Baby Antibiotics Hopkinsville KY

Conventional wisdom tells us that babies and germs make a bad mix. Since children's immune systems generally aren’t fully functional until their second birthday, diligent moms and dads pay special attention to cleanliness and proper sanitation. And when babies come down with bugs, well-intentioned pediatricians often prescribe broad'spectrum antibiotics.

Gazza Laboratory Neurology
(931) 552-9333
1830 High Street
Hopkinsville, KY
 
Elizabeth A Atkinson MD
(270) 886-0470
1011 South Main Street
Hopkinsville, KY
 
Erika Lee Switzer, MD
Hopkinsville, KY
Specialties
Pediatrics
Gender
Female
Education
Medical School: Rush Med Coll Of Rush Univ, Chicago Il 60612
Graduation Year: 1997

Data Provided by:
Haroun Ramzi Faap
(270) 886-7480
1724 Kenton Street Suite 2C
Hopkinsville, KY
 
Sheth Paresh V MD
(270) 887-0783
1609 South Main Street
Hopkinsville, KY
 
Rizwan R Khan
(270) 886-1544
1724 Kenton St
Hopkinsville, KY
Specialty
Pediatrics

Data Provided by:
Western Kentucky Pulmonary Clinic
(270) 886-8840
1724 Kenton Street Suite 1B
Hopkinsville, KY
 
Periyanayagam S MD PSC
(270) 886-1944
390 West 17th Street
Hopkinsville, KY
 
Thomas Hosmer Price, MD
(270) 855-8445
1717 High St
Hopkinsville, KY
Specialties
Pediatrics, General Practice
Gender
Male
Languages
Spanish
Education
Medical School: Univ Of Pa Sch Of Med, Philadelphia Pa 19104
Graduation Year: 1971
Hospital
Hospital: Holston Valley Hosp & Med Ctr, Kingsport, Tn
Group Practice: Rainbow Pediatrics

Data Provided by:
Atkinson Elizabeth A MD
(270) 825-3689
1011 South Main Street
Hopkinsville, KY
 
Data Provided by:

Babies, Antibiotics, and Asthma

Provided by: 

By Kris Kucera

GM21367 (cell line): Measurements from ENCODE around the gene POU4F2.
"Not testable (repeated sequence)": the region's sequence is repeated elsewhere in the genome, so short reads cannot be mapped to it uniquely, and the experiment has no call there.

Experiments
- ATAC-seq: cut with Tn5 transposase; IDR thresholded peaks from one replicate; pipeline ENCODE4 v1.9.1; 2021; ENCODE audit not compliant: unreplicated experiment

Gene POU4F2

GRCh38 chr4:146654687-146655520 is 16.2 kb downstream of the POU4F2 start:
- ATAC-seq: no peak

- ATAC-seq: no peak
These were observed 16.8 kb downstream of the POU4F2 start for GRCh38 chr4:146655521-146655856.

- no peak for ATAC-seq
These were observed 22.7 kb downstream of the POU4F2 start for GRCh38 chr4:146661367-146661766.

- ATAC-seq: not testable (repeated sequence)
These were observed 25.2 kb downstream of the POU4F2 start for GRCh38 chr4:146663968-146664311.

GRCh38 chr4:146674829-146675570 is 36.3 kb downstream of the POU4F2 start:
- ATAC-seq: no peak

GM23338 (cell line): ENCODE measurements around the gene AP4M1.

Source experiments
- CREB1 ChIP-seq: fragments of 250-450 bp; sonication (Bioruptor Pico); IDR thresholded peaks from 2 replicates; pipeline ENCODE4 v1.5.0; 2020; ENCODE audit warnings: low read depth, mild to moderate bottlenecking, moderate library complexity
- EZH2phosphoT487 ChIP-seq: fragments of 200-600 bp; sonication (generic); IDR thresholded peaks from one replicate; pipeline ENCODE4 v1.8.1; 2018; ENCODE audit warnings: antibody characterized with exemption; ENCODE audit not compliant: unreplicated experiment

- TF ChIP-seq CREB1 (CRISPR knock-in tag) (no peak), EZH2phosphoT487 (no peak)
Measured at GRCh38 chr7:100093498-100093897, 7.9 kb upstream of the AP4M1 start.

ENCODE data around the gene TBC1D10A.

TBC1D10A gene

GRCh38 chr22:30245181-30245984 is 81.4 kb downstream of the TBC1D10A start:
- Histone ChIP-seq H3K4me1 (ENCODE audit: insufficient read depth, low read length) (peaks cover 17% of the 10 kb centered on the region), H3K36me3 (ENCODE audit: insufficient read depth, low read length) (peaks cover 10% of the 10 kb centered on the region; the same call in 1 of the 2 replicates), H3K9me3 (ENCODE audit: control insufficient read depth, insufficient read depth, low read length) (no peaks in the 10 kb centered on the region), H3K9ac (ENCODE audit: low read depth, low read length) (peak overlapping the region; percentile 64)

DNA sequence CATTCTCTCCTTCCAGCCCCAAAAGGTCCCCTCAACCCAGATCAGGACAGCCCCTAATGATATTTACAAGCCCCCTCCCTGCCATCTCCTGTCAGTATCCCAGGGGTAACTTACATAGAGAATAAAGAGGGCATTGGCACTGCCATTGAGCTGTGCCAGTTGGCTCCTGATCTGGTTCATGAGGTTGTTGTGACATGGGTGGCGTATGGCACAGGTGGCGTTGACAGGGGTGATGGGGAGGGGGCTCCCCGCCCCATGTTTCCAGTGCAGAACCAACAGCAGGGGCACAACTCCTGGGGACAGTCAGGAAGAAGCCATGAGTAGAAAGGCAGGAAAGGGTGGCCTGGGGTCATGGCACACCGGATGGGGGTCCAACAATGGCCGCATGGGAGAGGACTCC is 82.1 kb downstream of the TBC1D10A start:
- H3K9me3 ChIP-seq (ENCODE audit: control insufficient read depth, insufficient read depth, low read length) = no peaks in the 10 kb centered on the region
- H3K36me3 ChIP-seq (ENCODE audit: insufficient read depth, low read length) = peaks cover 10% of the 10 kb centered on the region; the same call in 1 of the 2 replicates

Conventional wisdom tells us that babies and germs make a bad mix. Since children’s immune systems generally aren’t fully functional until their second birthday, diligent moms and dads pay special attention to cleanliness and proper sanitation. And when babies come down with bugs, well-intentioned pediatricians often prescribe broad-spectrum antibiotics. Unfortunately, giving antibiotics to infants—even just one course—in their first year of life may double their susceptibility to asthma, compared to antibiotic-free babies, according to researchers from the University of British Columbia, along with BC’s Centre for Disease Control and Centre for Clinical Epidemiology and Evaluation. Scrutinizing eight studies, which surveyed more than 12,000 children, the researchers’ data indirectly support the hygiene hypothesis—the idea that in developed countries, kids’ reduced exposure to germs may actually impede their immune responses. Critics argue that although pediatric exposure to germs is essential, certain bacterial infections necessitate antibiotic treatment as a safety measure. Also, they point out, the hygiene hypothesis fails in inner cities, where asthma rates in underprivileged youths have soared, even though most of these kids live amid substandard levels of hygiene. With the jury still out, concerned parents should ask their pediatricians for blood work before they agree to medicate their infants, preventing needless antibiotic treatments for viral infections or illnesses with undetermined causes.

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